Yeah this movie is a bit weird.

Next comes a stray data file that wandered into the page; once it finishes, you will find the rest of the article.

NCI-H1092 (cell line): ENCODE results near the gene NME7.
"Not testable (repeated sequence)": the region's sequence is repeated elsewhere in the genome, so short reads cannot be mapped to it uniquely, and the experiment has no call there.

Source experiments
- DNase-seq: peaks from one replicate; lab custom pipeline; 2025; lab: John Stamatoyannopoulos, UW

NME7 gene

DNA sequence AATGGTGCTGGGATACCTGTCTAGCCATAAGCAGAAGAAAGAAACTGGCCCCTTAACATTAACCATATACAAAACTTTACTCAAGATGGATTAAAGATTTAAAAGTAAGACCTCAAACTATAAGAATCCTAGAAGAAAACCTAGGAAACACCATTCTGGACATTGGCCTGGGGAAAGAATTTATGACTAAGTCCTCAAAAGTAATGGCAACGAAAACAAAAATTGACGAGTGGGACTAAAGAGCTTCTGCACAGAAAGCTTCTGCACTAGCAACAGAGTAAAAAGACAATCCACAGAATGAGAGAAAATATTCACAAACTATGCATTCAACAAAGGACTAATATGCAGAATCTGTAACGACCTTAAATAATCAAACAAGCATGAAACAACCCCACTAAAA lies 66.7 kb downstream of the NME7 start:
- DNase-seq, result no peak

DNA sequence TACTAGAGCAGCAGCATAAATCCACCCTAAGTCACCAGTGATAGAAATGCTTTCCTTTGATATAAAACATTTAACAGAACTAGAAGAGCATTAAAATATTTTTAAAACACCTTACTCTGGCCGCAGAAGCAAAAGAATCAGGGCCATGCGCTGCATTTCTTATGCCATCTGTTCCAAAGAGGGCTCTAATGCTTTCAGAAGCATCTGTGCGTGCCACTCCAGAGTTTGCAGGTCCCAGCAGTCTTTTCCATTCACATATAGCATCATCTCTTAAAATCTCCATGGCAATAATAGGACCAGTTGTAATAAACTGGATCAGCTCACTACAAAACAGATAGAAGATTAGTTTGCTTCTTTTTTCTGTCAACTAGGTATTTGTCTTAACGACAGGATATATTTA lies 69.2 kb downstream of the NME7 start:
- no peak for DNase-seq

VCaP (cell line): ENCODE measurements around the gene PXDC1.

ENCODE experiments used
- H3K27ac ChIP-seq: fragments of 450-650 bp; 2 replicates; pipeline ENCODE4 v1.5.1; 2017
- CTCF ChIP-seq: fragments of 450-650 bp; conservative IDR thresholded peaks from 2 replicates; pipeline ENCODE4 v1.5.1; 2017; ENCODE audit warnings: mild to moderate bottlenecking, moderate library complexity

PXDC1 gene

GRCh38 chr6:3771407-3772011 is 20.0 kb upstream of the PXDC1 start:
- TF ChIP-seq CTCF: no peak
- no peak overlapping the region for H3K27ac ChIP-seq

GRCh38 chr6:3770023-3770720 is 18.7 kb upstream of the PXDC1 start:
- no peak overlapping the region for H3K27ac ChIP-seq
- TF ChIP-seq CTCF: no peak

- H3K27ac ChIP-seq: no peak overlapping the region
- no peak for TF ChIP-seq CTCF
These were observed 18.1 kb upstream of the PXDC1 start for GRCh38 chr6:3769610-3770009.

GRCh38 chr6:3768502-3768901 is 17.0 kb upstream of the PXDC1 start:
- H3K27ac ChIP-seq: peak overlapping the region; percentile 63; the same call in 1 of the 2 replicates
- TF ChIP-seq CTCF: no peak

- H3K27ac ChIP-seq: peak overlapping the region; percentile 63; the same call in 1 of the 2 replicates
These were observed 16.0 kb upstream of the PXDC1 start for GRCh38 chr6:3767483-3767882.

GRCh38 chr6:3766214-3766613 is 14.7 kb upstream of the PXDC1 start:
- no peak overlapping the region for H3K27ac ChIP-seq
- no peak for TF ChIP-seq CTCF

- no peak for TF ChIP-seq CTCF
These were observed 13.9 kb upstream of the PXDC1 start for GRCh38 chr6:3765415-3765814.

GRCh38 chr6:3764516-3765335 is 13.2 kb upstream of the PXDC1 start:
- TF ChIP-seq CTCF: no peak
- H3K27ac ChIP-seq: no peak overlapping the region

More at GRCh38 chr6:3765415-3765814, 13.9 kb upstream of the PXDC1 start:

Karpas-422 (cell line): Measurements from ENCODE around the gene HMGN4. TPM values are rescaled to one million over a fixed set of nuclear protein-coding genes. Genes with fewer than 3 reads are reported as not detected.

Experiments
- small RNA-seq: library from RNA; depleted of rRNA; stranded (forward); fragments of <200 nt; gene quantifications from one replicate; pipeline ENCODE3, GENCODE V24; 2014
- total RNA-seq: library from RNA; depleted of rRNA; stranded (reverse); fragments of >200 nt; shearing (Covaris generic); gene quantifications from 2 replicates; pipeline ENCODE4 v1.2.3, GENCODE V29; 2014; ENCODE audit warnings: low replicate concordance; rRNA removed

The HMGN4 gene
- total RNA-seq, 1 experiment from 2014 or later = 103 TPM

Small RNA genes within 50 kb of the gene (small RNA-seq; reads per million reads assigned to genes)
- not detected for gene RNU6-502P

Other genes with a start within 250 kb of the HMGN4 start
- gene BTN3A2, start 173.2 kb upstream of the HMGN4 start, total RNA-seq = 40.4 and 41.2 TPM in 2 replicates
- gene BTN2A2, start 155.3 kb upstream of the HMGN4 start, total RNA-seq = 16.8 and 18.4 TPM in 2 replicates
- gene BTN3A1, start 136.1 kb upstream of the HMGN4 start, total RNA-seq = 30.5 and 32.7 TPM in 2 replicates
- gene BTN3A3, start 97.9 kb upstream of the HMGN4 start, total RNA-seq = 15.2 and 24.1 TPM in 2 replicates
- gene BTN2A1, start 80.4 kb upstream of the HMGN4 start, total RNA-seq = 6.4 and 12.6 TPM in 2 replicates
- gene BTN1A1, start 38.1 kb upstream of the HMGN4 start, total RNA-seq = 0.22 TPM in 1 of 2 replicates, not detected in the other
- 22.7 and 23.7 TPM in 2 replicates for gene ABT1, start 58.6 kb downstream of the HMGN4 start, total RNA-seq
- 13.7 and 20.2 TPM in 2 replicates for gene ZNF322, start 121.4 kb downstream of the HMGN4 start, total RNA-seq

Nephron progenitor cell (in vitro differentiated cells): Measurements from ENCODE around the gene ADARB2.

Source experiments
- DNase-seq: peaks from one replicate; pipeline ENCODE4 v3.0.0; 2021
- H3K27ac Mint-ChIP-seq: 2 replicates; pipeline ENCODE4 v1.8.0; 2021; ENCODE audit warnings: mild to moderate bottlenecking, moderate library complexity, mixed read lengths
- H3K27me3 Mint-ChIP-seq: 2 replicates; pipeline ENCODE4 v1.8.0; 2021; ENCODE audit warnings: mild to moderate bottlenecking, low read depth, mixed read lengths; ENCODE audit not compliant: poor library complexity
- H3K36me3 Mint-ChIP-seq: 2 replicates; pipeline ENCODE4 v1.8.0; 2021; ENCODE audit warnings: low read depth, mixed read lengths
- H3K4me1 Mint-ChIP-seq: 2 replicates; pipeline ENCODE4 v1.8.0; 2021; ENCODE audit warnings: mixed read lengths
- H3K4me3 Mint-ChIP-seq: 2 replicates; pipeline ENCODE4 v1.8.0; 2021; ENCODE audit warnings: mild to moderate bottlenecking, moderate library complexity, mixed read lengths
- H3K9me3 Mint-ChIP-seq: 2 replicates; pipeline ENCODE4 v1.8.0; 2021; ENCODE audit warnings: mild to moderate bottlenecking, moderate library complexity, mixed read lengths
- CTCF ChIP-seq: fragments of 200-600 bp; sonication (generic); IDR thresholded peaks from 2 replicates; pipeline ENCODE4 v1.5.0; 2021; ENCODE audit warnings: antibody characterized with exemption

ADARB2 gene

Roger Moore's last bow as James Bond is set amid a strange yet still kind of enjoyable movie. The plot is somewhat akin to Goldfinger, Bond is investigating an electronics tycoon with intents to level Silicon Valley and create a monopoly on the microchip, and while the story isn't half bad the devil is in the details. Even Roger said he didn't very much like this movie and felt it was way out of left field for the series at that point and I do have to agree, and said he was far too old to play the part which I sort of see. Granted yes, the stunt doubles are so prevalent you could start a drinking game, it is odd to see Roger get in bed with such young women but honestly the man could charm anything and anybody, the villains though great are just bizarre, and I feel this would have made a fantastic first Bond film for Timothy Dalton. Regardless Roger does fine work in his last installment and it is a shame to see him go but what an impact he left which is still felt even today. Tanya Roberts is...not teeth grindingly annoying as some would suggest and she does have a nice moment here or two but the character was missing something for me. Honestly I would have loved this movie ten times more if we stuck around with that Russian spy, she seemed quite fun and had some history with Bond. Now let's get to the best part, Christopher Walken as the villain and flipping Grace Jones as May Day. Oh God it is simultaneously a stroke of genius and one of the most weird casting choices in cinema. But aside from the neverending fun that is Christopher Walken, I do genuinely dig Max Zorin's backstory of a product of nazi experimentation and that he worked for the KGB is endlessy fascinating and is a pretty great origin especially for a Bond villain. Grace Jones is not out of place in the weirdness that is A View To A Kill, and is a matchmade in heaven with Walken but I just don't know what to make of this character, but I'll be lying if I said she isn't fun to watch at times. The action is okay this time around but it certainly picks up in the next few movies but I can't blame it, Moore was 57 when they were shooting and I'm not going to say he should have doubled down on the physical aspects of the role. The whole film just feels off, not bad but off, if they changed two or three aspects of the film including our main star I wouldn't mind it a bit but the way the production feels is like they just wanted to make another Bond movie and not the next best Bond movie. It doesn't feel like an appropriate end to Roger Moore's tenure, whereas Octopussy ended just right. Despite the issues it has I don't hate the movie, and would give it 2.5 stars, 6.5/10, but would only really recommend it for the hardcore Roger Moore fans or if you're having an all out marathon of the series. Tune in next time for Timothy Dalton's The Living Daylights.